issue with voltage regulation

Discussion in 'The Projects Forum' started by wallaby, Jul 26, 2011.

  1. wallaby

    Thread Starter Member

    Jul 26, 2011
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    Hello, first time here.
    I am trying to make a small wind turbine that will illuminate some LEDs when it's in motion.
    The generator makes plenty of power from maybe 50 rpm, but power output rises as the wind increases, and overpowers the LEDs. The range is 0 to 8 volts or so: I have not tested the amperage, but presume it to be quite low as the generator windings are 32 ga. If I wire the LEDs to run at 8 volts, I only see them light up in hurricane winds. I really want them on as soon as possible, but protected from higher voltages as the wind speed changes.
    i figured a voltage regulator would be the solution, so I added an adjustible unit and used a pot on the adjustable leg to trim the high-speed output. This circuit works great to prevent anything over 2.5 volts from reaching my LEDs, but it brought another issue...it chokes off the low-speed output from my generator.
    Now the generator output is ok going INTO the regulator, but much lower coming out, even at levels lower than I have the regulator set at. I was hoping that the regulator would let voltage pass through unchanged until it got to my pre-set max and then begin shunting.

    I'm hoping that someone here has the answer. I'm new to electronics and it's easy for me to overlook what may be a simple fix.
    Here's how I wired the regulator: I tried different values of resistor (1Kohm and 250 ohm ) and got the same results. To the left of the image is my generator, and to the right are my LEDs.
    Thanks for looking:)


    [​IMG]
     
  2. SgtWookie

    Expert

    Jul 17, 2007
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    Hi Wallaby, and welcome to the Forums.

    I have some kind of sad news for you. The LM317 has what is known as a "dropout voltage", which is the difference from the input to the output, of 1.7v. There's just no getting around it with that regulator. So, where your LEDs used to start lighting up when your generator's output got up to 2.5v, now it has to be at least 1.7v higher, or 4.2v, before they will be the same intensity as before.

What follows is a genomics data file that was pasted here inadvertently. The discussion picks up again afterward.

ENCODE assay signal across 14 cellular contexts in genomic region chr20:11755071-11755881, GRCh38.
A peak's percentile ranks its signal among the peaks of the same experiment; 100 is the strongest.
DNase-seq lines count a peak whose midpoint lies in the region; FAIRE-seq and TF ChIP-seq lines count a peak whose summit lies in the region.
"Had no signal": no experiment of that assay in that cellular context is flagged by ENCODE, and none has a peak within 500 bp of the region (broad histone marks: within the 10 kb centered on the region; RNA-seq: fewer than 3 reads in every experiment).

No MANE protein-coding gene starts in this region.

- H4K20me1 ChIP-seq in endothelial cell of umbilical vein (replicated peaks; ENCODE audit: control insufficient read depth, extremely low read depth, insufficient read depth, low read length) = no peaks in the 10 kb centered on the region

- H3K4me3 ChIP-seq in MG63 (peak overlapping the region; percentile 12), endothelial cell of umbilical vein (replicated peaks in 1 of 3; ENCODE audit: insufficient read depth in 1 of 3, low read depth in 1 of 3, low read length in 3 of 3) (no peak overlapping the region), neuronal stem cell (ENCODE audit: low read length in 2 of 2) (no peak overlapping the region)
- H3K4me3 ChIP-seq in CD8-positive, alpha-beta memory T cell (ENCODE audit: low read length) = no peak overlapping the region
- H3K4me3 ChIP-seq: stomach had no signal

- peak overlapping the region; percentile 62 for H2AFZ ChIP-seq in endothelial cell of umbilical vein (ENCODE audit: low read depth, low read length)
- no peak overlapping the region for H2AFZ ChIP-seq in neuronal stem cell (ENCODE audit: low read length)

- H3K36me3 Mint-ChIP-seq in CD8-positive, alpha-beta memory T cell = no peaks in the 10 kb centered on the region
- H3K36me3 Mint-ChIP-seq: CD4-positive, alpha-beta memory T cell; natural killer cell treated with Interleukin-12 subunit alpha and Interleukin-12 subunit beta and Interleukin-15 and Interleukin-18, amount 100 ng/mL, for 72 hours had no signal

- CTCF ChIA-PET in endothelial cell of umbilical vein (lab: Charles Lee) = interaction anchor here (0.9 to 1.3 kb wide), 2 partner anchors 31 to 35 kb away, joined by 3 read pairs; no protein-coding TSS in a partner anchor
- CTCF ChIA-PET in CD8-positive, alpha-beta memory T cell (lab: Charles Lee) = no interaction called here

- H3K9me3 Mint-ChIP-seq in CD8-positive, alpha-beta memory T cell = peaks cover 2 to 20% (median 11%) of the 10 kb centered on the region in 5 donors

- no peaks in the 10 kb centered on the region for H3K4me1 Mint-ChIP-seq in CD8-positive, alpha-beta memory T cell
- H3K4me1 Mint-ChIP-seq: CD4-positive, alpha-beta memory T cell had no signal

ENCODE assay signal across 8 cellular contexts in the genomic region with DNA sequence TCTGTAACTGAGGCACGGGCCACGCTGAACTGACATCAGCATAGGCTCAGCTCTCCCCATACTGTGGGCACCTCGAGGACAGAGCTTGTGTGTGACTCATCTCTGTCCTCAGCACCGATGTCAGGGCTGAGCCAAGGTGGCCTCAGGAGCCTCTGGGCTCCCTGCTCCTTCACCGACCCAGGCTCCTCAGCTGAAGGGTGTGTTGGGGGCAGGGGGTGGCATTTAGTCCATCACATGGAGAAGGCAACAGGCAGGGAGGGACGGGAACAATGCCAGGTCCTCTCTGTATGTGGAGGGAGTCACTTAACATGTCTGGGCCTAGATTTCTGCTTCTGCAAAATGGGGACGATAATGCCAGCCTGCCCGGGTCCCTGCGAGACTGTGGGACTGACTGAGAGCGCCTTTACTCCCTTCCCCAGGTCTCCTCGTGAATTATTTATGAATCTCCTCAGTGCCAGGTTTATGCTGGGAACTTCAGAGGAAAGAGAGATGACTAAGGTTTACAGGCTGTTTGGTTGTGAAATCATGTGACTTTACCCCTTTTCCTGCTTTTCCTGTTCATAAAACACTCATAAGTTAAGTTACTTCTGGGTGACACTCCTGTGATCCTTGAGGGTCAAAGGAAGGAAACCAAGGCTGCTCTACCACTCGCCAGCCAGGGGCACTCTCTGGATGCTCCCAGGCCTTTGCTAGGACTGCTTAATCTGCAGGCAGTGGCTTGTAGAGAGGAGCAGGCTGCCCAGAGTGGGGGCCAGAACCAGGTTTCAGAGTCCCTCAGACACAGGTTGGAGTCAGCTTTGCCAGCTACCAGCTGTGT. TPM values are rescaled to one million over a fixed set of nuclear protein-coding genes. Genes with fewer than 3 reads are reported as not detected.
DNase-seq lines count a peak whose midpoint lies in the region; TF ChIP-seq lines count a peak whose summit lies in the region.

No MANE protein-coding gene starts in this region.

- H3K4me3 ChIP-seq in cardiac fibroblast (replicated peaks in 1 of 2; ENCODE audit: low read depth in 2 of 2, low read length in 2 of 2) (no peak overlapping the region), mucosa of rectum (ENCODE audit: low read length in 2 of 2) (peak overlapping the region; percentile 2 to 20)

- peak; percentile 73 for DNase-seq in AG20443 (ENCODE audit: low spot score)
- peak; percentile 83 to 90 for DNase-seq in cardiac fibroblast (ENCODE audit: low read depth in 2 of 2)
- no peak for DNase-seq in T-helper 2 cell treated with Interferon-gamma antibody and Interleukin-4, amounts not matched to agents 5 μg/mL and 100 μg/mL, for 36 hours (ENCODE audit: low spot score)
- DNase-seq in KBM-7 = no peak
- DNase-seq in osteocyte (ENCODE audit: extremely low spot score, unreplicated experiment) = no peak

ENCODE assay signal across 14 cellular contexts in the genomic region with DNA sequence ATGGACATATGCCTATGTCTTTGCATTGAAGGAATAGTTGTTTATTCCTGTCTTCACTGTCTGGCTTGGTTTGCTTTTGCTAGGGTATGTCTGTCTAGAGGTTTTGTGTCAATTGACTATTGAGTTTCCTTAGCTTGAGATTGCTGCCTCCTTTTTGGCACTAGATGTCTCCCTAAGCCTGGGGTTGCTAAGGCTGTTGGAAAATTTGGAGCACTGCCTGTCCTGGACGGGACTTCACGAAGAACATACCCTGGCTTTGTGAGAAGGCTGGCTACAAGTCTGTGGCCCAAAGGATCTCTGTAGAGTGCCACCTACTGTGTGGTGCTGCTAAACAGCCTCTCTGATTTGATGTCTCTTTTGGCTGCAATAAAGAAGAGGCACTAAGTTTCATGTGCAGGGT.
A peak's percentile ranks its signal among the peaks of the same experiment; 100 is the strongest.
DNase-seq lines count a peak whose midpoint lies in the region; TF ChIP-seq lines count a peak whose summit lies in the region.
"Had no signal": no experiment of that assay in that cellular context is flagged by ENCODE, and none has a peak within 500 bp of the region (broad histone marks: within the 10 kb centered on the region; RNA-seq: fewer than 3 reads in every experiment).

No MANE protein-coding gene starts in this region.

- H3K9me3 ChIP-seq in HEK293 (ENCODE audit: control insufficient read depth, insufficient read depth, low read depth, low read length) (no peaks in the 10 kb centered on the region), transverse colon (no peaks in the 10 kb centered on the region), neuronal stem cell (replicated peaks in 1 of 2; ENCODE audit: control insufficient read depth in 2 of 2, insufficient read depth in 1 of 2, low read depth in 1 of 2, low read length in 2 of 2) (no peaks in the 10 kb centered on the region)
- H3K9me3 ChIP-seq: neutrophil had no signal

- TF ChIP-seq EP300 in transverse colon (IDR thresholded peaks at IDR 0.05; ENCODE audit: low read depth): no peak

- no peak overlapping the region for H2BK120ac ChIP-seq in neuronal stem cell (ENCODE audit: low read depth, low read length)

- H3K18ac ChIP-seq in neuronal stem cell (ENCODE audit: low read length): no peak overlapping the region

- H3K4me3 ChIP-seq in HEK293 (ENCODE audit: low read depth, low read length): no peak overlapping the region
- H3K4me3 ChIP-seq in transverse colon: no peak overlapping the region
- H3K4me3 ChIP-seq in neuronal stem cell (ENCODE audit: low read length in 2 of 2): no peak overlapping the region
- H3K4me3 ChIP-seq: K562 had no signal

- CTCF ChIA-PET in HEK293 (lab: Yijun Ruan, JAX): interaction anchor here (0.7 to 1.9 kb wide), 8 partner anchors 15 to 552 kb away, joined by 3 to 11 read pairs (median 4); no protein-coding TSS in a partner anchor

Another thing is that LEDs should be regulated by the current they get instead of the voltage across them. If you want to use a voltage regulator, that's OK - but you also need to have a resistor in series with each LED to limit the current. This will use some power, and it will also require a voltage drop of at least 0.5v in order to work properly.

    But, you haven't told us about your LEDs - what are their specifications (I'm looking for the typical Vf @ rated current here, or a datasheet), and how many are you operating?
     
    Last edited: Jul 26, 2011
  3. Adjuster

    Well-Known Member

    Dec 26, 2010
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    Yes, voltage regulators of this kind have a fairly substantial "drop-out voltage" i.e. minimum output lost from input to output. See graph on page 6 of data-sheet for LM317, even at only 20mA at 25°C this is typically 1.5V, and may be worse. http://www.national.com/ds/LM/LM117.pdf

    There is no easy fix for this in my opinion. You would need some other kind of regulator with less voltage drop-out if you do not want to lose the low-speed output. Perhaps a lower drop-out current regulator would be better than a voltage regulator if all you want is to light a few LEDs.

    Edit: SgtWookie has beaten my geriatric typing!
     
  4. wallaby

    Thread Starter Member

    Jul 26, 2011
    34
    4
    Alright...thanks for the help so far.